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Charlotte Reader / Her Campus
Mental Health

5 Things I’ve Learned As A College Student Living With Depression

Freshman year of college is full of firsts. It was the first time I lived away from my parents, the first time I pulled an all-nighter for an exam (which, NEVER do this by the way), and the first time I went to a frat party. This was also the first time I went to see a therapist, went on antidepressants, and actually prioritized my mental health. Growing up, I had always struggled with my mental health, but it wasn’t until I entered college that I realized I needed to talk to someone about it. That year, I was diagnosed with depression, and ever since then, I have been navigating how to handle the academic pressures of college while managing my mental health. And I’m not the only one; 1 in 5 University of California Santa Barbara students will be affected by anxiety or depression during their undergraduate career. It’s such a prevalent issue, and I think the only way to combat this is by being open with one another about our experiences, and, hopefully, help each other out. So here are the five things that I’ve learned as a college student living with depression.

If you’re not feeling well, go to the doctor immediately

I’m a stubborn person who would rather suffer while trying to fix something by myself than actually go get help. So when I felt tired all the time and like I was in a mental funk, I tried to work through it on my own. I went to bed earlier every night and slept in later every morning. But as the days went on, I only felt more fatigued. I was sleeping for a minimum of 12 hours every night and taking frequent naps throughout the day, but I would wake up, make breakfast, and go back to sleep because I was so exhausted. By this point, I didn’t have enough energy to get myself to a doctor so my roommate drove me to urgent care. Turns out, a symptom of depression is debilitating fatigue. After a simple increase in my prescription, I was back to normal within a few days. Listen to your body. If something feels off, don’t ignore it and go see a doctor. It’s so much harder to pull yourself out of a depressive episode once you’re in the thick of it.

Therapy is seriously the best

I never thought I would be the type of person to go to therapy. I think that’s because the only exposure I had to therapy was from TV shows about crazed patients who would jump at the slightest sound or randomly break into fits of rage. But after my doctor diagnosed me with depression, he recommended that I see a therapist so I obliged. I don’t know what I was expecting, maybe that I was going to be told to lay on a couch and talk about my childhood or that I would have to talk incessantly while she only responds with “and how do you feel about that?” However, it was neither of those things. I talked to her about everything from the feelings of depression that I was struggling with to an upcoming test that I was stressing about. She would give me the best insight into my problems and would help me to find a way to work through them on my own. I think we all get stuck in these mental ruts from time to time, whether it’s due to depression or just from going through life, and therapy can be a great way to learn new perspectives on your issues and find ways to resolve them.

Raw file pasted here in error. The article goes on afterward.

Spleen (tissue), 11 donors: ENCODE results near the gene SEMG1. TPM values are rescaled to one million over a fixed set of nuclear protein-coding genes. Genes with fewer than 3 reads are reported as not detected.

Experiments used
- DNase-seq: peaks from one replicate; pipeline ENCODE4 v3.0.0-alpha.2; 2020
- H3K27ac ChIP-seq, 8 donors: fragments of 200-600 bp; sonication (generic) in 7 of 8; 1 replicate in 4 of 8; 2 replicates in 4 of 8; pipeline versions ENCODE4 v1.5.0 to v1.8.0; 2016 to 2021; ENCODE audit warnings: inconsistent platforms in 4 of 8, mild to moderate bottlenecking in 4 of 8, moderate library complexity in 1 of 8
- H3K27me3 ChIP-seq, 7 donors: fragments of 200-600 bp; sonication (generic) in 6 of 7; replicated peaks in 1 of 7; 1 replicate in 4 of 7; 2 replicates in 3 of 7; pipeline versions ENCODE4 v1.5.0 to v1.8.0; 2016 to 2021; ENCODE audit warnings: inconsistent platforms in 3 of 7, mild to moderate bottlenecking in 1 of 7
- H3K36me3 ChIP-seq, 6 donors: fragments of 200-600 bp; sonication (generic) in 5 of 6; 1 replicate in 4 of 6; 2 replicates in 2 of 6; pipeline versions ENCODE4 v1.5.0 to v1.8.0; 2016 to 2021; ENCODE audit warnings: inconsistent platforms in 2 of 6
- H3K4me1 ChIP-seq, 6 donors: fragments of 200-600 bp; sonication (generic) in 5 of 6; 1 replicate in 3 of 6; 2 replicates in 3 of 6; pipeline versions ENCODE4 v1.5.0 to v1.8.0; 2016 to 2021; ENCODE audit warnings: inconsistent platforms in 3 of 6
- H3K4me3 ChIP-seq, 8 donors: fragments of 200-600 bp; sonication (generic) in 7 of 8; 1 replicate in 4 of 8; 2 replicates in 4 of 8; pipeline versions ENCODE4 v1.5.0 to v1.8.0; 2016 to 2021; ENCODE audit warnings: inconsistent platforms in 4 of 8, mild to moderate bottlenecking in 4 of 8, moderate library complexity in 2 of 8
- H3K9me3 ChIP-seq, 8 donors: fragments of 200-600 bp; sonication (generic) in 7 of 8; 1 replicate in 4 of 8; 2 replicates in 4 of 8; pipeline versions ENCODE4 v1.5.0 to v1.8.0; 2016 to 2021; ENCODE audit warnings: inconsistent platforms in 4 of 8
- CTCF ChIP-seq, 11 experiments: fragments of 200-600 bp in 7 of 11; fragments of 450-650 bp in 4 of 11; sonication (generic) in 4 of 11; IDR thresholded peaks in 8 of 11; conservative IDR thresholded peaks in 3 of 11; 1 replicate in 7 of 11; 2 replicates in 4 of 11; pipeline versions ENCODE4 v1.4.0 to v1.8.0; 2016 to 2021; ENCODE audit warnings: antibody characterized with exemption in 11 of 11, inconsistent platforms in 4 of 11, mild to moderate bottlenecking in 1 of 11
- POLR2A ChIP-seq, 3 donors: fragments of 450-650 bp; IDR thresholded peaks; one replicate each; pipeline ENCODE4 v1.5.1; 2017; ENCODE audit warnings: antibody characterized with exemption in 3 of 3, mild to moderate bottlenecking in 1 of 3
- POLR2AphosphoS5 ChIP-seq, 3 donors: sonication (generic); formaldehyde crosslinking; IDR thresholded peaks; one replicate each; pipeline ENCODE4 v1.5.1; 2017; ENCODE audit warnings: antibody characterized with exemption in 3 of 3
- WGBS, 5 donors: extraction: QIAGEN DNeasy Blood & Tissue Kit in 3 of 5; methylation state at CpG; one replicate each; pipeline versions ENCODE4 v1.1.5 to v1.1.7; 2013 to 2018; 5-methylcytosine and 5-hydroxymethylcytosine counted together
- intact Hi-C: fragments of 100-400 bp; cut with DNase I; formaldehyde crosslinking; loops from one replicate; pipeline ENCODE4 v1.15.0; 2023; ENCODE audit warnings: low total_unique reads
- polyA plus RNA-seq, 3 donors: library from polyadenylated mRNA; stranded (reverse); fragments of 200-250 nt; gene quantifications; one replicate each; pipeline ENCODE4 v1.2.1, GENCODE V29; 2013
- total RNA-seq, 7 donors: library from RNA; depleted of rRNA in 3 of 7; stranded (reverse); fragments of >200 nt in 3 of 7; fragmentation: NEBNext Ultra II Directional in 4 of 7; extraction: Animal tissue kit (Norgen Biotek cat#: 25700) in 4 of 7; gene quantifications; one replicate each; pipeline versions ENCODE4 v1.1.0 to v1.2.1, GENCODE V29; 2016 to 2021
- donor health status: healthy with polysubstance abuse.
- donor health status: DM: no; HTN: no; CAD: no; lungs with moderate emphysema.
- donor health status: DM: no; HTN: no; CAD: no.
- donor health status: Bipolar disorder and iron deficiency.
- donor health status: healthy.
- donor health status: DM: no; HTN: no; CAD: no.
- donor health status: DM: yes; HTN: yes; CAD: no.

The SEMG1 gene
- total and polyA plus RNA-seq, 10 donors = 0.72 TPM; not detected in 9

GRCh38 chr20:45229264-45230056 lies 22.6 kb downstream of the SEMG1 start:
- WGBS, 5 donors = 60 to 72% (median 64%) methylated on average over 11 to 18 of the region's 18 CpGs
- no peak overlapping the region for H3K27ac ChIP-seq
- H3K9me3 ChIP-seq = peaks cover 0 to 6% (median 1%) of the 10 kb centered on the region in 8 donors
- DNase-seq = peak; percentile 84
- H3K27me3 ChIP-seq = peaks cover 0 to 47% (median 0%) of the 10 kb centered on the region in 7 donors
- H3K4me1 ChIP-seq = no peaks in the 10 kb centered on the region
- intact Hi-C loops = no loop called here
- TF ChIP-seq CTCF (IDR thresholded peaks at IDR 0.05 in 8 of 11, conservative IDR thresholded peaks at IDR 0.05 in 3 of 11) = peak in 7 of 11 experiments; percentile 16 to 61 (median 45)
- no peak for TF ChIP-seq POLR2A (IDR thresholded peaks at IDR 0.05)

Figure out what triggers your depression, and make a plan to manage it

It took me a while to realize that every time my depressive symptoms would get really bad, it always occurred the week after midterms or finals. Stress is a major trigger for me. Making a plan to lessen the symptoms ahead of time can make it so much easier to cope with. For me, I schedule an appointment with my therapist during midterms or finals week, make sure to get extra sleep, and go to every yoga class that week. This is the time to be kinder to yourself and make an extra effort to care for your mental health.

Find people you can talk to about this

My roommate during my sophomore year taught me this. When I first got diagnosed freshman year, I was really embarrassed. I felt like having depression meant that I was too emotionally sensitive or unable to handle my problems by myself. Feeling the weight of this stigma, I didn’t tell anyone about it. I felt like I was the only one who was struggling and it was so isolating. But when I began living with my sophomore year roommate, everything changed. She struggled with her mental health as well, and she was so open about it. It made me realize that I wasn’t the only one who had these problems and it wasn’t anything to be embarrassed about. Finding people you can talk to about your mental health not only validates the problems you might be dealing with but it also frees you from the harmful stigmas.

Prioritize your mental health

In college, it’s so easy to get swept up in friends, school, or work that mental health is often forgotten about. I always find the time to hang with my friends or take on more hours at work, but I’m bad at taking the time to prioritize self-care. Even though I know that my mental health affects my physical health, emotional well-being, and even academic performance, I always seem to take it for granted. Of course, when I do this my mental health suffers. But the times that I focus on my mental health, I actually succeed in other aspects of my life. Whether it’s journaling, therapy or meditation, it’s important to allocate time to focus on yourself and your well-being. 

Megan is originally from San Diego, California. She is majoring in Communications and minoring in Professional Writing for Civic Engagement at UCSB. She's passionate about mental health, female empowerment, and finding the best chai latte.
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